Referencing Historical Practices and Emergent Technologies in the Future Development of Sustainable Textiles: A Case Study Exploring "Ardil", a UK-Based Regenerated Protein Fibre
We are currently experiencing a global environmental crisis. Our waste culture is leading to huge irreversible damage to our planet and ecosystems. This is particularly evident in both the textile and food sectors, with a system-wide restructuring as to how we consume and source materials becoming ever more urgent. By considering our waste as resource, we can access a vast source of raw materials that is now being recognised as such. Viable materials in the form of waste have the potential for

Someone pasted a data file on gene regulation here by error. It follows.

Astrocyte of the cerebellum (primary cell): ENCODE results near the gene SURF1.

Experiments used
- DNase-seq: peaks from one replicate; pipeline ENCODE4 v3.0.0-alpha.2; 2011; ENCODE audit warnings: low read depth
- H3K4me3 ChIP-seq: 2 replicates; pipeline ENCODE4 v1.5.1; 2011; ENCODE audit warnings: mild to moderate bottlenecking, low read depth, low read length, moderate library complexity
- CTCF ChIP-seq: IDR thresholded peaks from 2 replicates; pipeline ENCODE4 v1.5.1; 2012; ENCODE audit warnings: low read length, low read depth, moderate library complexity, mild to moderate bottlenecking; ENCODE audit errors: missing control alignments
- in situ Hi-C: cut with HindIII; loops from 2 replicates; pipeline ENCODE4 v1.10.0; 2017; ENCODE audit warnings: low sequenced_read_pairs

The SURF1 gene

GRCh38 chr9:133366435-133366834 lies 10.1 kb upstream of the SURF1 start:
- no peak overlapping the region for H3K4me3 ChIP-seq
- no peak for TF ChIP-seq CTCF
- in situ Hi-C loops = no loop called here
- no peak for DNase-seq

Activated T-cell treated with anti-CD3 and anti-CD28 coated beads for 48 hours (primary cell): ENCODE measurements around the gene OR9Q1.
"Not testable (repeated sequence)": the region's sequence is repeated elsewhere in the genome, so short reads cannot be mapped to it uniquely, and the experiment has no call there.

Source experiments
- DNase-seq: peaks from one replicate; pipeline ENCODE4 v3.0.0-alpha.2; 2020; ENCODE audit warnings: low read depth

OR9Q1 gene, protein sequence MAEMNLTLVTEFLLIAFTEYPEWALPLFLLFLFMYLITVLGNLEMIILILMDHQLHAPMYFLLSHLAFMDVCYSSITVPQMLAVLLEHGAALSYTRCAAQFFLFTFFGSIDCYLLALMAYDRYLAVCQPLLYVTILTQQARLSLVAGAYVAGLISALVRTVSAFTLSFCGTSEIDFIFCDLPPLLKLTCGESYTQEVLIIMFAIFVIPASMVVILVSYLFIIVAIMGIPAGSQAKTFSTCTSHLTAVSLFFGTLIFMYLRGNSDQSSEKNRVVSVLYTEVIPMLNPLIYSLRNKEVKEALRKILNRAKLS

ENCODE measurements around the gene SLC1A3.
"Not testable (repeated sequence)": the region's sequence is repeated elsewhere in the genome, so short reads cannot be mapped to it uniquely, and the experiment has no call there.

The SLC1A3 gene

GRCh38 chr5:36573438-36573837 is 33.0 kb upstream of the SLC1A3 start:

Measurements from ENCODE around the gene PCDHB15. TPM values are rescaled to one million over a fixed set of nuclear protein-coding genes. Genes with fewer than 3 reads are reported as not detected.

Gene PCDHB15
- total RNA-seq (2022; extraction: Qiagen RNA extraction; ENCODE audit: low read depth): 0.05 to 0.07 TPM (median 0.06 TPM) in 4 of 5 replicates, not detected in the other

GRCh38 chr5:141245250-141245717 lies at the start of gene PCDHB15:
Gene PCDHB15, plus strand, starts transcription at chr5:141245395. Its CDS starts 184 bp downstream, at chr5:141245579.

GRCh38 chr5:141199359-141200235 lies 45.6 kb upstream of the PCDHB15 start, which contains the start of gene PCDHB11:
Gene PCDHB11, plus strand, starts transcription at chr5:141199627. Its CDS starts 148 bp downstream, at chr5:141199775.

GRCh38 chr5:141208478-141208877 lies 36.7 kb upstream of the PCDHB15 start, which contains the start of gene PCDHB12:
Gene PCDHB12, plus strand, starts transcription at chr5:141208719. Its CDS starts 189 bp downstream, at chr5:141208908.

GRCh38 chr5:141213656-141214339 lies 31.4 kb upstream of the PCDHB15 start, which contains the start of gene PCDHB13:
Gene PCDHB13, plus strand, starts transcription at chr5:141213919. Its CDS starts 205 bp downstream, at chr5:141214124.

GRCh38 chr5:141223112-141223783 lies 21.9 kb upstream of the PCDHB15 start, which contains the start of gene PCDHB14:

... onversion into textiles. However, this proposed solution to our contemporary crisis is not new technology. Throughout the 20th century, science and industry have researched and developed materials from food waste to meet global demand for textiles in times of need, with a major development during the world wars being the invention of regenerated protein fibres (RPFs). For various reasons, this research was abandoned, but much of the development work remains valid. This research critically analyses work that has previously been done in the sector to better our understanding of the historical hindrances to the progression of this technology. By applying modern thinking and scientific advances to historical challenges, there is the potential to overcome previous barriers to utilising food waste as a resource. One of the key influences in the discontinuation of RPFs was the rise of petrochemical textiles. Our current understanding of the detriment caused by petrochemicals warrants a further review of historical emergent technologies. This paper uses Ardil fibre as a case study, and shows that there is a clear disparity between the location of historic research and where the research would now be helpful. Ardil was a British-made product, using peanuts sourced from the British Empire as the source of protein. Techniques used in the processing of Ardil could be better utilised by countries and climates currently producing large amounts of peanut byproducts and waste. Through this research, another historical concern that thwarted Ardil's acceptance as a mainstream fibre was discovered to be its poor tensile strength. However, contemporary garment life cycles are far shorter than historical ones, with built-in obsolescence now being considered as a solution to fast fashion cycles by matching the longevity of the fibre to the expected use phase of the garment, but ensuring suitable disposal methods, such as composting. This research highlights the need for cross-disciplinary collaboration between sectors, with a specific focus on the wealth of valuable information available within historical archives for modern sustainability goals.